Death on the Nile (1978)

Death on the Nile US theatrical.jpg

La grande ambition des femmes est d’inspirer l’amour. Agatha Christie’s Hercules Poirot gets to flex his little grey cells on a luxury cruise through Egypt that is filled with eccentrics, madwomen and murderers.  Peter Ustinov plays the beloved Belgian for the first time in this plush, epic adaptation by Anthony Shaffer which is as much black comedy as murder mystery. Linnet Ridgeway (Lois Chiles) is the heiress who steals Simon Doyle (Simon McCorkindale) from her best friend Jackie (Mia Farrow) and the jilted one turns up on their honeymoon everywhere they stop – including Egypt. Poirot meets up with Colonel Race (David Niven) and a right motley crew of passengers on a paddle steamer tour, including a drunken romance writer Salome Otterbourne (Angela Lansbury) with her long-suffering daughter Rosalie (Olivia Hussey); kleptomaniac socialite Marie von Schuyloer  (Bette Davis, in Baby Jane eyeliner) and her decidedly masculine assistant and travelling companion Miss Bowers (Maggie Smith); Linnet’s greedy lawyer Andrew Pennington (George Kennedy); Linnet’s decidedly frisky French maid Louise Bourget (Jane Birkin). Turns out everyone on board had a good reason for killing Linnet. There’s also Jon Finch, Jack Warden and Sam Wanamaker for good measure. While we see Aswan, the Pyramids, Karnak and the Sphinx, we enjoy the trials and tribulations as these people knock up against each other and what unspools when Linnet is eventually murdered. Seeing Lansbury strongarm Niven into a dance is a particular delight. This is a great cast playing with evident relish. Gorgeously costumed by Anthony Powell, beautifully lit and shot by Jack Cardiff,  typically well scored by Nino Rota and handled with pace and humour by director John Guillermin, this is a leisurely and colourful Sunday afternoon treat.

Advertisements

Ace in the Hole (1951)

 

Ace in the Hole theatrical.JPG

Aka The Big Carnival. I’ve met a lot of hard boiled eggs in my time but you – you’re twenty minutes.  Chuck Tatum (Kirk Douglas) is the callous hard-drinking big city journo who’s been fired from every newspaper he ever worked for and finds himself in a small town in New Mexico on a reduced income desperate for a story to get him the Pulitzer. When treasure hunter Leo Minosa (Richard Benedict) gets trapped in a mineshaft looking for Indian artifacts, Chuck colludes with an electioneering sheriff (Ray Teal) to keep the man down there in a delayed and protracted rescue effort in order to draw attention to his scoop which he uses to parlay his way back into his old job. Minosa’s wife Lorraine isn’t bothered one way or another. As played by the brilliant actress Jan Sterling she’s a brittle bottle-blonde broad who gives as good as she has to take from her violent new love interest, with Douglas as vicious as you’d imagine. This was an important film for director Billy Wilder, the first time he was out on his own as producer and writer without Charles Brackett. It was more or less inspired by the Floyd Collins cave-in story in 1925 which earned reporter William Burke Miller the Pulitzer. And a couple of years before this was made a child ended up dying in a well while thousands of people gathered to watch the failed rescue. Wilder, Lesser Samuels and Walter Newman wrote the hard as nails screenplay which seems not the cynical exploitation picture it was accused of being upon release and more an accurate representation of the relationships around the press and the news they report. This gets more contemporary by the day.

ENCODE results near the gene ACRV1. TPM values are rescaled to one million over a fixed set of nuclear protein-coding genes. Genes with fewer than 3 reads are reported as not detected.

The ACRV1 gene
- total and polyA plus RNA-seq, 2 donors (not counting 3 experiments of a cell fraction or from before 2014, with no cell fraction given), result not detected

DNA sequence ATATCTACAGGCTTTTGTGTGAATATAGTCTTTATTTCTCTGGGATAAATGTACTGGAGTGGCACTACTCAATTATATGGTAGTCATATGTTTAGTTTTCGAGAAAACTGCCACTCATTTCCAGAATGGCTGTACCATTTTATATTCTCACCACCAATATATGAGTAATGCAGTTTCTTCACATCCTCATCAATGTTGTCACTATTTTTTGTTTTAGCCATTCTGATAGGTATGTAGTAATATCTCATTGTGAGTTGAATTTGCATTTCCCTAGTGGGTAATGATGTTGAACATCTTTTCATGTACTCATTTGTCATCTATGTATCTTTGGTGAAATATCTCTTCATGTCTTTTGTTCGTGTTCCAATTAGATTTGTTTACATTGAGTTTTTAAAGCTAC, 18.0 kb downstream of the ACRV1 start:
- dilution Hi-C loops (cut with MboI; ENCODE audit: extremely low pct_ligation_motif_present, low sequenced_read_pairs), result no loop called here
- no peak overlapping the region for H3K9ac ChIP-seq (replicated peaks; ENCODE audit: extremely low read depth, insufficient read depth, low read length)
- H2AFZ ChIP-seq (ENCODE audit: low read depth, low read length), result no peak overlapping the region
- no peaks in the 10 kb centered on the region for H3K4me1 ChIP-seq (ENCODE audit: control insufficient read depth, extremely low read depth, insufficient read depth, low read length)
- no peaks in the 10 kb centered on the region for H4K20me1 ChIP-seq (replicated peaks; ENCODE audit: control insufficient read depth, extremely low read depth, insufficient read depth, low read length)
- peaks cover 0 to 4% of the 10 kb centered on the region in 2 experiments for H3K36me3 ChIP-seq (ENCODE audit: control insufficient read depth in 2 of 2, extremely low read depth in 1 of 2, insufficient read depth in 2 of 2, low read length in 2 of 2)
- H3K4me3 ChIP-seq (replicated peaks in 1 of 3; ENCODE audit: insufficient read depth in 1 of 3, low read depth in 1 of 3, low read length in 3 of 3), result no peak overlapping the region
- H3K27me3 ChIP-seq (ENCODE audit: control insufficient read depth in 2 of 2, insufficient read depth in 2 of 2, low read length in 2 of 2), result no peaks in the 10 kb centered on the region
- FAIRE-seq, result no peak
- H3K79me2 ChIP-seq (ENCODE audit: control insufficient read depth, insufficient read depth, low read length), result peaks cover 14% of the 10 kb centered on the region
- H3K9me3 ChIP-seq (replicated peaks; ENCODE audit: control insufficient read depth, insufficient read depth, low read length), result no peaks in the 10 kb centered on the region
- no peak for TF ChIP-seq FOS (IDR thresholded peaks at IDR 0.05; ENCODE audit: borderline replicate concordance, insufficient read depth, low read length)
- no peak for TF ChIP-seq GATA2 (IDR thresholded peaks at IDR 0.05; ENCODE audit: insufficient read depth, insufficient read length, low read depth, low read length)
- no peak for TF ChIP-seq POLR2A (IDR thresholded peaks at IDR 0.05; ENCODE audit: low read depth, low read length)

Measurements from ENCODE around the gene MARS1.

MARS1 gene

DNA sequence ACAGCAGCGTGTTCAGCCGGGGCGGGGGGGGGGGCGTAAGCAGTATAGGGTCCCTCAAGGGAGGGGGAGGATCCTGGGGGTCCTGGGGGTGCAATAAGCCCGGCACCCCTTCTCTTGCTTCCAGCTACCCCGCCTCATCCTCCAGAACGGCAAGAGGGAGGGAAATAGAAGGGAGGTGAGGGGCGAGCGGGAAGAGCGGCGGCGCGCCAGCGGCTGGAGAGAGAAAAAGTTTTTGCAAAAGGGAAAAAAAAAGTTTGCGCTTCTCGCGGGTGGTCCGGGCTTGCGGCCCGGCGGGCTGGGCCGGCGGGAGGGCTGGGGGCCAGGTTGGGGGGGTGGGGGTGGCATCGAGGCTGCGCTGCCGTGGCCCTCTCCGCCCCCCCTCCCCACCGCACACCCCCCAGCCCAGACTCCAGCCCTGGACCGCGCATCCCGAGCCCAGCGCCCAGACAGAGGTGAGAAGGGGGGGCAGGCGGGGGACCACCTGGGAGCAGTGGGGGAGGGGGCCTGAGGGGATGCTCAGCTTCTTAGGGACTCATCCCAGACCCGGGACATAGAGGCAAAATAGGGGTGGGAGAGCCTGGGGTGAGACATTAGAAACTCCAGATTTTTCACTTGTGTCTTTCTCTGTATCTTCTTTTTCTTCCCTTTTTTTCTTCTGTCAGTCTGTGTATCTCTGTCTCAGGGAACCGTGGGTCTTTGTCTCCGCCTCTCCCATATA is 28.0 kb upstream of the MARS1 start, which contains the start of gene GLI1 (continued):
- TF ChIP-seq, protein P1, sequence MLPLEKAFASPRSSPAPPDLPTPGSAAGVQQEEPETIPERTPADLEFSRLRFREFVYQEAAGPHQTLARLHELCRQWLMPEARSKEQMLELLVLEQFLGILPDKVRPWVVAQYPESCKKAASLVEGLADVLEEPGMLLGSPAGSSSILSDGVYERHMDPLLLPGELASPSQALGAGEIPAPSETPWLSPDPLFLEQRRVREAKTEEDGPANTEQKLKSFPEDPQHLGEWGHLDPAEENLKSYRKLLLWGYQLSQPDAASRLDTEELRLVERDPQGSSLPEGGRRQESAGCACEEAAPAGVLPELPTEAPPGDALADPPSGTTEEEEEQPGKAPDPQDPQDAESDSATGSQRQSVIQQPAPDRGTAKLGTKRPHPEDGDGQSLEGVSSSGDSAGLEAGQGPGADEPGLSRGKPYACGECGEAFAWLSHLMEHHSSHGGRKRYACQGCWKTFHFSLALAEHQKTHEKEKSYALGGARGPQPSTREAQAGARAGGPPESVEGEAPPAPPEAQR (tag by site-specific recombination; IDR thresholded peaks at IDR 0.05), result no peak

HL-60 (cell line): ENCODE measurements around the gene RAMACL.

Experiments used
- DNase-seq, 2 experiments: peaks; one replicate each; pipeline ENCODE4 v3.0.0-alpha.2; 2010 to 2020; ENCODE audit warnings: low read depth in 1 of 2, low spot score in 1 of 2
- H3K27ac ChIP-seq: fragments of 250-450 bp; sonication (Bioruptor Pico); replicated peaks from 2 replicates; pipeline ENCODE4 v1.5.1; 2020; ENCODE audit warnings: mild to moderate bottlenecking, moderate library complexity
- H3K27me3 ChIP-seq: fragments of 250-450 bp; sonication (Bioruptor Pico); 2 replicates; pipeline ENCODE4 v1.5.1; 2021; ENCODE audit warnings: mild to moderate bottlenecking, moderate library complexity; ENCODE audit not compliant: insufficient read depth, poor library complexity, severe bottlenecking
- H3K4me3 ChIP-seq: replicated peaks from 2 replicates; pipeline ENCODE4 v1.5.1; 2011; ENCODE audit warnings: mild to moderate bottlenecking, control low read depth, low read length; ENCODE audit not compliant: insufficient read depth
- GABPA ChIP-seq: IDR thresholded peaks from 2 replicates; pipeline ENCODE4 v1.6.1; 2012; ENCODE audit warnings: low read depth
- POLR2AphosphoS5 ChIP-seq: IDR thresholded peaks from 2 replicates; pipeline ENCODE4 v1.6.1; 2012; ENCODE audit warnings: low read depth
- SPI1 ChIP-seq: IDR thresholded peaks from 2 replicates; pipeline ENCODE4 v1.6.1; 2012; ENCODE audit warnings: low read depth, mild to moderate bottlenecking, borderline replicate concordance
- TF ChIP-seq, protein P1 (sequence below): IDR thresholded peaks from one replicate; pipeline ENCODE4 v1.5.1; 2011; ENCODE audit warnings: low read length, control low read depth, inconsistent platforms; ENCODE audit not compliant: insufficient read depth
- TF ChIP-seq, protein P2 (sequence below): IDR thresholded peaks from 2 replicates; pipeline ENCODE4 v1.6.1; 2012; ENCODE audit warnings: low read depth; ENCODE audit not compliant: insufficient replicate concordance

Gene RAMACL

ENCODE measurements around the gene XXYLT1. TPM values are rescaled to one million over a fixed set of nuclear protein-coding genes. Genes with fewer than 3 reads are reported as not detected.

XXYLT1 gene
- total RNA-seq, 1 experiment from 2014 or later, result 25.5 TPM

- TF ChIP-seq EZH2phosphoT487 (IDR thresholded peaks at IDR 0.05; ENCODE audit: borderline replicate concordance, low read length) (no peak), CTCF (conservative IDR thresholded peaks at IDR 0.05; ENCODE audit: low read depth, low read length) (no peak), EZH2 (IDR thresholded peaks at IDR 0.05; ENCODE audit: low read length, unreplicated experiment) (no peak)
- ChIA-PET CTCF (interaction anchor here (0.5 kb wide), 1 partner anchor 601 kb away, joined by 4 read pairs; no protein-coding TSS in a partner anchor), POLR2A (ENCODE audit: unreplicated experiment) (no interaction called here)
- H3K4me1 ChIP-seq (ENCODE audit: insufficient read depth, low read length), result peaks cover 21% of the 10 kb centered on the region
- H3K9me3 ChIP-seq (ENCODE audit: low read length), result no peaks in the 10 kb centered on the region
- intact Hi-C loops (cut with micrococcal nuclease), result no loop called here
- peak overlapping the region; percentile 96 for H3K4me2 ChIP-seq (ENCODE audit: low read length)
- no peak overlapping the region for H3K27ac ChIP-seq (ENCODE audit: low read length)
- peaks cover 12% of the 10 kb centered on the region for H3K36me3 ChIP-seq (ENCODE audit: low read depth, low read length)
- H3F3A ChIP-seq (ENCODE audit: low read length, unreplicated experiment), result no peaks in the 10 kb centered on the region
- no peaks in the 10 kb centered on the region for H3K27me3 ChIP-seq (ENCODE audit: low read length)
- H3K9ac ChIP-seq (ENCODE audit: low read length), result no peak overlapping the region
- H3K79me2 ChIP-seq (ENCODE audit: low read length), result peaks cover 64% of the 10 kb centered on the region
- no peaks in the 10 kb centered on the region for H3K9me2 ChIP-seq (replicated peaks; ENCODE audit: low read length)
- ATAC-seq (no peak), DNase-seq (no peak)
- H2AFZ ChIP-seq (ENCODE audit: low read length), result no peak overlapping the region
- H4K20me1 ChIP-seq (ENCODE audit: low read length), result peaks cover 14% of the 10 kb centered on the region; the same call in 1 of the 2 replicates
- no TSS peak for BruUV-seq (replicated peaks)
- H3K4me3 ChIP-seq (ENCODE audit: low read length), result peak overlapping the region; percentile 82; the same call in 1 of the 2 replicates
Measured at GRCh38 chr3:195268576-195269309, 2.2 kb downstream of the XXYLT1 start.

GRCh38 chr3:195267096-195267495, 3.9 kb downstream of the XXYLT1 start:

Allied (2016)

Allied poster.png

Different kinds of bad movies are bad for different reasons but we love them just the same. Sort of. Max Vatan (Brad Pitt) is the French-speaking Canadian intelligence agent parachuted into occupied Morocco on a mission during WW2.  He arrives in a bar and cosies up to his fake wife Marianne Beausejour (Marion Cotillard) who introduces him to her friends. They are all speaking French. Max and Marianne are spies and have never actually met before tonight. Before you can say Operation Desert Storm they’re having it away in a swirl of sand in their car and without even a hint of jeopardy they carry out their ostensible mission to assassinate the local Nazi chief at a lovely party. Then they fetch up in London at their wedding and while the city is bombed Marianne has their baby daughter. A year later Max is working and she’s staying at home and he’s asked to look at the evidence against his beloved – his superiors in the Special Operations Executive claim that he is sleeping with the enemy and the couple are pitted against one another as Max is forced to question everything and has to figure out if he must kill his own wife….  This starts out kinda like Casablanca. Well. That’s to say it starts in Casablanca which is not the same thing at all. But it does end in an aerodrome. The first half hour is in the realm of the ludicrous – perfect design, badly paced, poorly written and wholly unbelievable. The acting is debatable. I suppose there was some.  Marianne criticises Max’s Canadian French (I know – the worst insult I ever had in Paris was that my accent was Canadian – sheesh!). Except that it was a rainy Saturday, that was me. But it actually gets better. There’s something about dull old north London burbs that has a lingering interest and wondering how wicked Jared Harris might be in planting a seed of doubt in Max’s mind about his lovely wife – not that it lasts for long. This is a turkey that mutates into something of a hybrid spy romance melodrama. It wanted to be a classic but refined its ambitions to resemble something like Hanover Street. Oh I’m too kind. More story, less sauce, next time, you naughty boys with your Lesbian antics. Written by Steven Knight and directed by Robert Zemeckis. I know! Can you believe it? Frankly, no.